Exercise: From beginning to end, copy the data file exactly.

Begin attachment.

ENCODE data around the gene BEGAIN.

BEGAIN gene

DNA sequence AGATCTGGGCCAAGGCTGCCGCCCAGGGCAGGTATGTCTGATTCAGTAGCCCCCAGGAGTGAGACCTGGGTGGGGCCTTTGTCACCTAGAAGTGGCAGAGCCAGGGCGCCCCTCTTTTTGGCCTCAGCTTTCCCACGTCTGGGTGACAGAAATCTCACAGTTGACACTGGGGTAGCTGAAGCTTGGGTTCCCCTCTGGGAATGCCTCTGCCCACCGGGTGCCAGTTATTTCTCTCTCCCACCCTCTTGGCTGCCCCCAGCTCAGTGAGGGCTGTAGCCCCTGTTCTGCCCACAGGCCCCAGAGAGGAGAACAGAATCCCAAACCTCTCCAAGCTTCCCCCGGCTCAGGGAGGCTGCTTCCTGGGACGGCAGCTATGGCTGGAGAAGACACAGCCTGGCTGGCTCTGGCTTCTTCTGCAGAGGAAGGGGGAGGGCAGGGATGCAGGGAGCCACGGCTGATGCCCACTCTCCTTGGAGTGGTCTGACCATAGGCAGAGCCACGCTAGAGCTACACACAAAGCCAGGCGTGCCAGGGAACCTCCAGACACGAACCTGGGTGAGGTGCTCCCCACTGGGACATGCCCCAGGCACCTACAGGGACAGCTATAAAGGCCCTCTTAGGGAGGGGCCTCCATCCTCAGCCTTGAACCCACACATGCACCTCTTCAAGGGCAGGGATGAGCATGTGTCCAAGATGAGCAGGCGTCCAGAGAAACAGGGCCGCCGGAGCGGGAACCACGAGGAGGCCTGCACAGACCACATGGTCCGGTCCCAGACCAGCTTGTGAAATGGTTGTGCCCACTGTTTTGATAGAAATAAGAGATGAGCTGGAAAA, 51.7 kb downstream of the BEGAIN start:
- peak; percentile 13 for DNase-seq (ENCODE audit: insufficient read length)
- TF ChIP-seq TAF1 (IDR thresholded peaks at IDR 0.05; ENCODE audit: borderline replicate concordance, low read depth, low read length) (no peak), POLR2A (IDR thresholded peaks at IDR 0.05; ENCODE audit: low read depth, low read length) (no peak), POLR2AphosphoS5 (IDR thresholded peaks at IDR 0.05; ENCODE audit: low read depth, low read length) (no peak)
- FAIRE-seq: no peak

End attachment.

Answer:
ENCODE data around the gene BEGAIN.

BEGAIN gene

DNA sequence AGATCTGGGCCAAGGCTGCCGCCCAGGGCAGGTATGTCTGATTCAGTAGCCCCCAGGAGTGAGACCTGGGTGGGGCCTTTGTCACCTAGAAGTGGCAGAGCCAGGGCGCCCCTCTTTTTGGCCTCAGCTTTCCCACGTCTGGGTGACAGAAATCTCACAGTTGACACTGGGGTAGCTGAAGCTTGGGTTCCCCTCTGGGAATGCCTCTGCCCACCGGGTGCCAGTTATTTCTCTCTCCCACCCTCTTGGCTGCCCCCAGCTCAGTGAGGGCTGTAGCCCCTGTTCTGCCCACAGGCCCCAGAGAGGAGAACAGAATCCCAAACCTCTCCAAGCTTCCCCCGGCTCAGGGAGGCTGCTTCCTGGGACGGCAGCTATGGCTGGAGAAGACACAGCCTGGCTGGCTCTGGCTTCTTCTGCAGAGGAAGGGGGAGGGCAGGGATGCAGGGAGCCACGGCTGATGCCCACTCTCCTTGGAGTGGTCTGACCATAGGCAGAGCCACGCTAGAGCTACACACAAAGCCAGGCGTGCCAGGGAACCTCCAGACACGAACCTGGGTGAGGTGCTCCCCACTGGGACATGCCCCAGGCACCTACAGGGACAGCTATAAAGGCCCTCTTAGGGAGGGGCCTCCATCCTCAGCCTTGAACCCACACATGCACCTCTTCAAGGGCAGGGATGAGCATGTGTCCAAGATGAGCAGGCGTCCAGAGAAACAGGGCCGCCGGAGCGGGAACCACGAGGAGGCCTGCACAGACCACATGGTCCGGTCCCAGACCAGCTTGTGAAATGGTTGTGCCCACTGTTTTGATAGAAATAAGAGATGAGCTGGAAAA, 51.7 kb downstream of the BEGAIN start:
- peak; percentile 13 for DNase-seq (ENCODE audit: insufficient read length)
- TF ChIP-seq TAF1 (IDR thresholded peaks at IDR 0.05; ENCODE audit: borderline replicate concordance, low read depth, low read length) (no peak), POLR2A (IDR thresholded peaks at IDR 0.05; ENCODE audit: low read depth, low read length) (no peak), POLR2AphosphoS5 (IDR thresholded peaks at IDR 0.05; ENCODE audit: low read depth, low read length) (no peak)
- FAIRE-seq: no peak